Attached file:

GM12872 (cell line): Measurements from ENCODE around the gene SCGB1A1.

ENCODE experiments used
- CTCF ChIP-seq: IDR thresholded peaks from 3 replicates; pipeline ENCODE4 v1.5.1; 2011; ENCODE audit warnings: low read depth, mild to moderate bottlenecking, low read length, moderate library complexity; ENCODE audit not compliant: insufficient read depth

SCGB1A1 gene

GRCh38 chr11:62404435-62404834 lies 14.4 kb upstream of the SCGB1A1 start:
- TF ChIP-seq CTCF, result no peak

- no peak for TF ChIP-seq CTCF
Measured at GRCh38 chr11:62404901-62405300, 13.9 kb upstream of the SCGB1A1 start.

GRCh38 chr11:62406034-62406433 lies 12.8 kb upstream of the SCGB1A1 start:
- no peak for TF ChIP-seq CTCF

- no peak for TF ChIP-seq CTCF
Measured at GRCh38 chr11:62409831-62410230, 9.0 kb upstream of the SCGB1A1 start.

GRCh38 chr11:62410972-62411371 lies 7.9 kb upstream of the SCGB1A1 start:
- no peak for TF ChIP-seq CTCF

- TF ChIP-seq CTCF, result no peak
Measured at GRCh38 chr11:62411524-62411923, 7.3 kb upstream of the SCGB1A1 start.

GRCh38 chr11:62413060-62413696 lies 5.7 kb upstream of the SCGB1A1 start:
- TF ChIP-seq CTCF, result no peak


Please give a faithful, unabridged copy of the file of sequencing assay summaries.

GM12872 (cell line): Measurements from ENCODE around the gene SCGB1A1.

ENCODE experiments used
- CTCF ChIP-seq: IDR thresholded peaks from 3 replicates; pipeline ENCODE4 v1.5.1; 2011; ENCODE audit warnings: low read depth, mild to moderate bottlenecking, low read length, moderate library complexity; ENCODE audit not compliant: insufficient read depth

SCGB1A1 gene

GRCh38 chr11:62404435-62404834 lies 14.4 kb upstream of the SCGB1A1 start:
- TF ChIP-seq CTCF, result no peak

- no peak for TF ChIP-seq CTCF
Measured at GRCh38 chr11:62404901-62405300, 13.9 kb upstream of the SCGB1A1 start.

GRCh38 chr11:62406034-62406433 lies 12.8 kb upstream of the SCGB1A1 start:
- no peak for TF ChIP-seq CTCF

- no peak for TF ChIP-seq CTCF
Measured at GRCh38 chr11:62409831-62410230, 9.0 kb upstream of the SCGB1A1 start.

GRCh38 chr11:62410972-62411371 lies 7.9 kb upstream of the SCGB1A1 start:
- no peak for TF ChIP-seq CTCF

- TF ChIP-seq CTCF, result no peak
Measured at GRCh38 chr11:62411524-62411923, 7.3 kb upstream of the SCGB1A1 start.

GRCh38 chr11:62413060-62413696 lies 5.7 kb upstream of the SCGB1A1 start:
- TF ChIP-seq CTCF, result no peak